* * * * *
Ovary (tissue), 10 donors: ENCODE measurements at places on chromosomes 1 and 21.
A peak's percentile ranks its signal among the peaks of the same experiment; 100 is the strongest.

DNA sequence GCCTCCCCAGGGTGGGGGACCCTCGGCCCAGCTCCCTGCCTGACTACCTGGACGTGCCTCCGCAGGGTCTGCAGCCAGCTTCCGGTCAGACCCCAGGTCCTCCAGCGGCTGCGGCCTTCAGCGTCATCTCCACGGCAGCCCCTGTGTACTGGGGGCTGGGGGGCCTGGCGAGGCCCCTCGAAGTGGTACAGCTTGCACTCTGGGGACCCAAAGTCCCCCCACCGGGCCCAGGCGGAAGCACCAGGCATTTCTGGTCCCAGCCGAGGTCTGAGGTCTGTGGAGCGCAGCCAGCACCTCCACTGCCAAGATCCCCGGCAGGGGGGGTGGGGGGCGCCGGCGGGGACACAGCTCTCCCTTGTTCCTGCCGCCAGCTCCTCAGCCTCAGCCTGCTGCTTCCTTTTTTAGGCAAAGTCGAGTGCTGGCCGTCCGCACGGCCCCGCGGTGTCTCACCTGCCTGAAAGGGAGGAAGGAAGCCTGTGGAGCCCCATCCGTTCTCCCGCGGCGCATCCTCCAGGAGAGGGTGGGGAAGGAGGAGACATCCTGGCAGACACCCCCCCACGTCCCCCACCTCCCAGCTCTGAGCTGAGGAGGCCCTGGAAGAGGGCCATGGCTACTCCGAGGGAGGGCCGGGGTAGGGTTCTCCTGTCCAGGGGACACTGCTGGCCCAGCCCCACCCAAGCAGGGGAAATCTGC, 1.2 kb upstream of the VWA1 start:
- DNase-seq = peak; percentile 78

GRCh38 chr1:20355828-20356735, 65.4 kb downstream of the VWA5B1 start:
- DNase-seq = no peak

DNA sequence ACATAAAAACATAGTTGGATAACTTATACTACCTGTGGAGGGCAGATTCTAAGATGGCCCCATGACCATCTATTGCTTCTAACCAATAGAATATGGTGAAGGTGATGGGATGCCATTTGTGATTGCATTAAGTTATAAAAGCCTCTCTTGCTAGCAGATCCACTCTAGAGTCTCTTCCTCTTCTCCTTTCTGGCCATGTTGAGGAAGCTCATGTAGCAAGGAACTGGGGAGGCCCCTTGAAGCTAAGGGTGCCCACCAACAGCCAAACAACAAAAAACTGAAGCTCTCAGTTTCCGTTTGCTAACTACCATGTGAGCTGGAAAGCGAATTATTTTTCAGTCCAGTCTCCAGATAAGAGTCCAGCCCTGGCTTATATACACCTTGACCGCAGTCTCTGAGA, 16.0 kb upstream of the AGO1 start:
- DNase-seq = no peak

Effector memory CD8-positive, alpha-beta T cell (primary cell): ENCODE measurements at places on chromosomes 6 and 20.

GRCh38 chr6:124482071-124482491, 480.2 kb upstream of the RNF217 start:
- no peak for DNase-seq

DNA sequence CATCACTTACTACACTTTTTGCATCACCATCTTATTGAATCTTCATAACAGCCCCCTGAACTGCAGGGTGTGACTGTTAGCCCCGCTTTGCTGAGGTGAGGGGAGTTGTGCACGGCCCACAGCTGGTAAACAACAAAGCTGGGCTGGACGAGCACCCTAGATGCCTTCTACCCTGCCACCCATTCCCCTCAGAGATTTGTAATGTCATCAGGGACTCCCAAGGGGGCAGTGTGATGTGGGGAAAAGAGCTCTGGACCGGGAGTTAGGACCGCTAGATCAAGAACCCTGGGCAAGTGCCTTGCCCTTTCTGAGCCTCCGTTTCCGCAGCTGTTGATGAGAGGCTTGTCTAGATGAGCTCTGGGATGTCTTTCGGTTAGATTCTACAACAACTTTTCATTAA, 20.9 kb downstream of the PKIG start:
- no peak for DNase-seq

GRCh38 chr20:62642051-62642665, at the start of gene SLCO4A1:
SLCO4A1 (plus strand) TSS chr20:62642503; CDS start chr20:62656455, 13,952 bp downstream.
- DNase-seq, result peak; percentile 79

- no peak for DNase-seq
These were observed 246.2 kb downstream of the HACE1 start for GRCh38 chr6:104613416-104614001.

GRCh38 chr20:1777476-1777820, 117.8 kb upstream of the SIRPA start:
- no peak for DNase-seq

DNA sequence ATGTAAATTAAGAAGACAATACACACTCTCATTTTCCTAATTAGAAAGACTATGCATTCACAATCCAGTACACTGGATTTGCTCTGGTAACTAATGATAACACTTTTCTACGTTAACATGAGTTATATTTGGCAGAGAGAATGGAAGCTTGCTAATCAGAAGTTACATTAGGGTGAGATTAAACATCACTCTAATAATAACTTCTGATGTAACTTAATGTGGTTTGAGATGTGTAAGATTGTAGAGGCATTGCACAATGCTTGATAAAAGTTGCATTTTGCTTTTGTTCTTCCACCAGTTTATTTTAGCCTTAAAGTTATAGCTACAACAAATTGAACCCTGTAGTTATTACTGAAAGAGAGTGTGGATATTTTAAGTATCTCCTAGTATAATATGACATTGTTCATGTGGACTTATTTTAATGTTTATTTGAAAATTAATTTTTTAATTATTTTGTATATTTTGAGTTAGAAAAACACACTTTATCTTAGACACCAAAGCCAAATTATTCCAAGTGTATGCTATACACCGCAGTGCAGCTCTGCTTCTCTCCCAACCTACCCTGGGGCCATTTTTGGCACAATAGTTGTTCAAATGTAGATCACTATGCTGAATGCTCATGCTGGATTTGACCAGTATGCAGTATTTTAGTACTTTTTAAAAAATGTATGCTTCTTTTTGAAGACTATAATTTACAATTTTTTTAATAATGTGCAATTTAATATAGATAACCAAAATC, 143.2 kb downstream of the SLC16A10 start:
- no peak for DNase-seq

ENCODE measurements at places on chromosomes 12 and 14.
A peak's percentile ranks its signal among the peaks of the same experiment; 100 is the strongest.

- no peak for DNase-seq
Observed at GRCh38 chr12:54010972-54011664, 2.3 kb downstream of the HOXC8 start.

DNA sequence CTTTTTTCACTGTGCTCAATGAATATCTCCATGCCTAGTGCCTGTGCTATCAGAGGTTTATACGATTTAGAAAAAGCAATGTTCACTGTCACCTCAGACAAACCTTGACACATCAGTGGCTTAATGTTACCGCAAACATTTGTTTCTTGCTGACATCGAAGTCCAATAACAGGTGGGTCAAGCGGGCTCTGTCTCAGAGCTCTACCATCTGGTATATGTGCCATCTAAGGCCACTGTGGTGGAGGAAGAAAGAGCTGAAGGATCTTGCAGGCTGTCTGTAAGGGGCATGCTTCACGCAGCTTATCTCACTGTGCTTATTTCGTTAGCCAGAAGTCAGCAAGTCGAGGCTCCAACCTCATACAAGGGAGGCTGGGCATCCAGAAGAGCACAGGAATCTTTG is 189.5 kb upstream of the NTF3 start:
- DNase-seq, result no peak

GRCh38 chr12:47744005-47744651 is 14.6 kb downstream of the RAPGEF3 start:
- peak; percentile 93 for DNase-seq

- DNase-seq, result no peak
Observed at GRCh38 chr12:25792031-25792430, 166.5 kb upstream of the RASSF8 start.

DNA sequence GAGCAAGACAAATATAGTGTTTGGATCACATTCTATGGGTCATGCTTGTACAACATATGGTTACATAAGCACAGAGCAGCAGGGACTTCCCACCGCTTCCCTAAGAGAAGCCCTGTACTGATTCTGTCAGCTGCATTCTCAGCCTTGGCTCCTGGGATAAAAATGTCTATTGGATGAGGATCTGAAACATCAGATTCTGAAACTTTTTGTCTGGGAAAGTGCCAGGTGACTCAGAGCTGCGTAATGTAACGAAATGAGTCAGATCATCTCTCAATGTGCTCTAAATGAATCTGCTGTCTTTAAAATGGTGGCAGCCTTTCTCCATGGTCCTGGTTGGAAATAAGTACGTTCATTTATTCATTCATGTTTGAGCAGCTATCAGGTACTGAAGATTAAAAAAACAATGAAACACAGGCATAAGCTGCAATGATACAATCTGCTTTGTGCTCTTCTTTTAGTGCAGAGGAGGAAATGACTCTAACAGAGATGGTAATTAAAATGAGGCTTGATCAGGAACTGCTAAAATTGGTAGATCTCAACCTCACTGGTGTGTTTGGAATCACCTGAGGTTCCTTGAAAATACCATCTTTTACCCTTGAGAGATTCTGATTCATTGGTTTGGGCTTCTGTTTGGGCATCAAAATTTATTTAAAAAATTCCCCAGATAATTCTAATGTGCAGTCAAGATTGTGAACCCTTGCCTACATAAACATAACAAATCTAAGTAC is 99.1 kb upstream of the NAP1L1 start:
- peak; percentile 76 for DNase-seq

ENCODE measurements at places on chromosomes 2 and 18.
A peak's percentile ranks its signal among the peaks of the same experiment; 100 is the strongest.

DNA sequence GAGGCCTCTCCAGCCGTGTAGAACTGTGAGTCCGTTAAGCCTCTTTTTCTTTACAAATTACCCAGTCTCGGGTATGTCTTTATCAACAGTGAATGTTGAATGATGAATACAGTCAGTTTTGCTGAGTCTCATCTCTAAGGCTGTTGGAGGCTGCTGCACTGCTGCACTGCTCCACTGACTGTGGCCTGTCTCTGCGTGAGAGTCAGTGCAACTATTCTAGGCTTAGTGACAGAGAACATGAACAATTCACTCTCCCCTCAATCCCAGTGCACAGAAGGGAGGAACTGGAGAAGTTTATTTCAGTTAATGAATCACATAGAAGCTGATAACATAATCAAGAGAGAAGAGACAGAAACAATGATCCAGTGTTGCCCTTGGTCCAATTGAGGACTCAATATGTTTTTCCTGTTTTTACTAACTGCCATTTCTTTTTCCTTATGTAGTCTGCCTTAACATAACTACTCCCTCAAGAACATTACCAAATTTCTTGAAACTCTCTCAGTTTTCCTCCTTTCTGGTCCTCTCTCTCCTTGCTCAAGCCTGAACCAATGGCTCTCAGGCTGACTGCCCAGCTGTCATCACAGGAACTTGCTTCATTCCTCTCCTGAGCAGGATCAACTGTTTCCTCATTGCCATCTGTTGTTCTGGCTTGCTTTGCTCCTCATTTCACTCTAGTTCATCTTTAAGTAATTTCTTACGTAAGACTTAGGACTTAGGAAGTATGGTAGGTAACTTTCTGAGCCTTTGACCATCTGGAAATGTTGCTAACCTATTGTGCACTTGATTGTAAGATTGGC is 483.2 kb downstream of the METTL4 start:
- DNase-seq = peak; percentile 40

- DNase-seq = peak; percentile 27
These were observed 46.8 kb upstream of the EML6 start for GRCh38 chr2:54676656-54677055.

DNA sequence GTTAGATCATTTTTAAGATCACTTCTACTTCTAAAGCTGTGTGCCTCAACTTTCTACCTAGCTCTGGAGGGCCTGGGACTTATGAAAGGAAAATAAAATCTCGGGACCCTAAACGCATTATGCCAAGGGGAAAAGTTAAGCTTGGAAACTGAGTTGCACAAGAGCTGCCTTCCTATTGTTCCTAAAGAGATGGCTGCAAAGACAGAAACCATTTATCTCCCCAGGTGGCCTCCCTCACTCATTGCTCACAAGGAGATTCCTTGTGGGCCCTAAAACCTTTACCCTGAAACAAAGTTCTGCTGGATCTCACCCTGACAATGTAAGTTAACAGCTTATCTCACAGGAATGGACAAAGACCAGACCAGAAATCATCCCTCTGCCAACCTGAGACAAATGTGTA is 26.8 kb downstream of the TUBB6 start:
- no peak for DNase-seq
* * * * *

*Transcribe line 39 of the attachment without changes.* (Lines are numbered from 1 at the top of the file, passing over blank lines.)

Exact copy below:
- DNase-seq = peak; percentile 27